The electricity minister seems to not only understand renewables, he also seems to have realised that he has much to gain from riding the Tsunami of new renewables that is well on its way. According to the Energy Action Plan, there are more than 9GW of approved embedded generation projects, with rocketing numbers of new Nersa registrations of these installations (985 projects with a combined capacity of 4.8 GW by end of Q1 2023). This is on top of the 6.2GW of renewables that have been constructed via the REIPPPP since 2011 and the 10GW of new renewables that will be procured via bid windows 6 and 7 of the REIPPPP recently announced by Mantashe. 

But most stunning of all is the rapid uptake of rooftop solar. In its May 2023 Financial Stability Report, the South African Reserve Bank reports: “There is growing evidence to suggest that households and firms are investing in alternative energy sources to mitigate the effects of more severe load shedding, although at the expense of other priorities. Generator imports (at constant prices) were at multiyear highs in 2022 (Figure 32), while the first quarter of 2023 saw solar panel imports of around R3.2-billion (at constant prices), compared to approximately R1.4-billion during the first quarter of 2022.” There is some evidence that there might already be more rooftop solar than the total existing fleet of utility-scale renewables. Some estimate that 7.5GW of rooftop solar could be constructed within the next 18 months.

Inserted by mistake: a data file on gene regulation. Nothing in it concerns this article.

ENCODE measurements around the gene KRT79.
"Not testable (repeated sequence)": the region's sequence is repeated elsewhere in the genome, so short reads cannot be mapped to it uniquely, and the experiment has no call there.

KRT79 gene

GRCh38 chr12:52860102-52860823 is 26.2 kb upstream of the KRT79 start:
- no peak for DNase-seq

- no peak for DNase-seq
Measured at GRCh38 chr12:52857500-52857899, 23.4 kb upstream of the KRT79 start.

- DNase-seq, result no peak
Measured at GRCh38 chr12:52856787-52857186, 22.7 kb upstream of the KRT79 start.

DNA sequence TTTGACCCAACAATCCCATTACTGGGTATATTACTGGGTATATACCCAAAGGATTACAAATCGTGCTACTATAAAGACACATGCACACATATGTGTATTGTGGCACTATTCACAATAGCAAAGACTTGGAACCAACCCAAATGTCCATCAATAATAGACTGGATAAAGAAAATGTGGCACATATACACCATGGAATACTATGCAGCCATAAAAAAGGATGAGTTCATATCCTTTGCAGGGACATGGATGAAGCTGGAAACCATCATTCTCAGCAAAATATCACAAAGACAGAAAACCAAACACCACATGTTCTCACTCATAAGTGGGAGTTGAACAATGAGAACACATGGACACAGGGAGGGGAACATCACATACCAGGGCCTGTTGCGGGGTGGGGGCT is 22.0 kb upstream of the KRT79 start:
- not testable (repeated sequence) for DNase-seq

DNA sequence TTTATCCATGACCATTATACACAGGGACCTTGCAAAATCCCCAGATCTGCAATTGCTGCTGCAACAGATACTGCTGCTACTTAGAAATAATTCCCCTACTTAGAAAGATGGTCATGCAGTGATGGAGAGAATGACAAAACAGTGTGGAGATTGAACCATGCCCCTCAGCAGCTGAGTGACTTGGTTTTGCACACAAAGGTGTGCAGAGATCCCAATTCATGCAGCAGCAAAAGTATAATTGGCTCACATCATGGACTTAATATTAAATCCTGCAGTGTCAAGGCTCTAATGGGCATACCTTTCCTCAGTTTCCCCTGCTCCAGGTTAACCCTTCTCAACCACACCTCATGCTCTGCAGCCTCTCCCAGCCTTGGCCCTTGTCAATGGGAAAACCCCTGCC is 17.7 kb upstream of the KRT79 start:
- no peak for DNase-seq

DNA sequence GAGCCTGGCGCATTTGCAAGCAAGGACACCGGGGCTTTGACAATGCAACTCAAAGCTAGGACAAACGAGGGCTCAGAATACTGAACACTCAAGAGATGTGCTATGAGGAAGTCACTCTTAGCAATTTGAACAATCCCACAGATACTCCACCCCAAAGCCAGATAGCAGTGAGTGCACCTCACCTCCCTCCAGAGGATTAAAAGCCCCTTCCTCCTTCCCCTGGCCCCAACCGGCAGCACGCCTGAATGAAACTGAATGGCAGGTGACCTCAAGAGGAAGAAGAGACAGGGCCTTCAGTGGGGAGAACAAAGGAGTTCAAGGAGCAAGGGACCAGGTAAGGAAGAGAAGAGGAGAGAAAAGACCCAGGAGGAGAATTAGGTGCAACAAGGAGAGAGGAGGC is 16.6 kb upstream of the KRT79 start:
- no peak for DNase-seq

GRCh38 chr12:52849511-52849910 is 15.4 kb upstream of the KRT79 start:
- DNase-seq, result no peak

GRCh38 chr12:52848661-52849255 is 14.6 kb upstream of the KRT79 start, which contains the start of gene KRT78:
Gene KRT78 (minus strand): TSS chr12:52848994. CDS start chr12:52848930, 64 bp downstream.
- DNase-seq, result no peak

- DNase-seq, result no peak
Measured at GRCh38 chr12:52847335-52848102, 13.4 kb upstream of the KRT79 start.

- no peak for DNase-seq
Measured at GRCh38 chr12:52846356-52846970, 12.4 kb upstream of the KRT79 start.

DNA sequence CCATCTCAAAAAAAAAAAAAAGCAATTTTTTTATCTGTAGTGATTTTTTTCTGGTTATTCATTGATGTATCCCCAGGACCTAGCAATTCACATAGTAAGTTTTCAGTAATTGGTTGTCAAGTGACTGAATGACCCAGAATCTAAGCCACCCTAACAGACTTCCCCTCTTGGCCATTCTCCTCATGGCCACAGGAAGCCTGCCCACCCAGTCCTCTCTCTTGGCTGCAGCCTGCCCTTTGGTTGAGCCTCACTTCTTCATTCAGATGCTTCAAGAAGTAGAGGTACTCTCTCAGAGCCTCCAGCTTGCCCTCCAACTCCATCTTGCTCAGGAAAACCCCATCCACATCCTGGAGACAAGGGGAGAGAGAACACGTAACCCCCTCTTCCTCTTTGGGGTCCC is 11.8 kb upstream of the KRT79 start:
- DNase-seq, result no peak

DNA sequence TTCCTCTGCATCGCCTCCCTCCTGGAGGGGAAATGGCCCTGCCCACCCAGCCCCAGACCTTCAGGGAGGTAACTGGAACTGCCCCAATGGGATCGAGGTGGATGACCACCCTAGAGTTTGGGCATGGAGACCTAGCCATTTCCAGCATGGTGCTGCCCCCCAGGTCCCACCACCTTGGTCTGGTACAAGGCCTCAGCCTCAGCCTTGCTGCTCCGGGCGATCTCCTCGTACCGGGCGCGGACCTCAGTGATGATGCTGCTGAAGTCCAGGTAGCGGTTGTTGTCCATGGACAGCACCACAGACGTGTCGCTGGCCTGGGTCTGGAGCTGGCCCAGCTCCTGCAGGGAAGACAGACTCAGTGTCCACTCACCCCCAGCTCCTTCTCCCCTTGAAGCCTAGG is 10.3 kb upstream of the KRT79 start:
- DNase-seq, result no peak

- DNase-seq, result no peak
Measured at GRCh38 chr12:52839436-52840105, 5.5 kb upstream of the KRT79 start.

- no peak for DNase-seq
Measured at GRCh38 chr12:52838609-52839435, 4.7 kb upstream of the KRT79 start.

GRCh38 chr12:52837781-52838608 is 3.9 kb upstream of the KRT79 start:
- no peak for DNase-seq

The game changer here might be the normalisation of Stage 6: this turning point, more than anything else, has pushed the undecided over the line, triggering a massive and irreversible demand by businesses in particular for rooftop solar systems with battery back-up. And because of the Budget speech, much of this expenditure will be compensated for via tax incentives. 

Electricity Regulation Amendment Bill, Kgosientsho Ramokgopa

Electricity Minister Kgosientsho Ramokgopa visits Hendrina Power Station on 30 March 2023. (Photo: GCIS)

Although only 10GW of new renewables are needed to end load shedding in 24 months, if all the renewables in the pipeline are added up, we can anticipate far more than this to materialise in the next two to three years. This would far exceed the JET-IP target of 5GW of new renewables per annum. However, what we are witnessing is a disorderly transition in reaction to state failure to prevent load shedding. It will be anything but just. Those who have money can afford what it takes to survive a disorderly transition.

In short, if it is accepted that the absence of policy coherence and an associated political settlement is the problem that the minister of electricity should address, then allocating powers to him becomes a moot point. It is also arguable that he has already changed the ball game without having these powers. That said, there is one major change that would make a big difference: if he was given control of the soon-to-be-completed IRP. It’s easy to achieve – the President simply has to tell Mantashe that Ramokgopa is in charge of the IRP.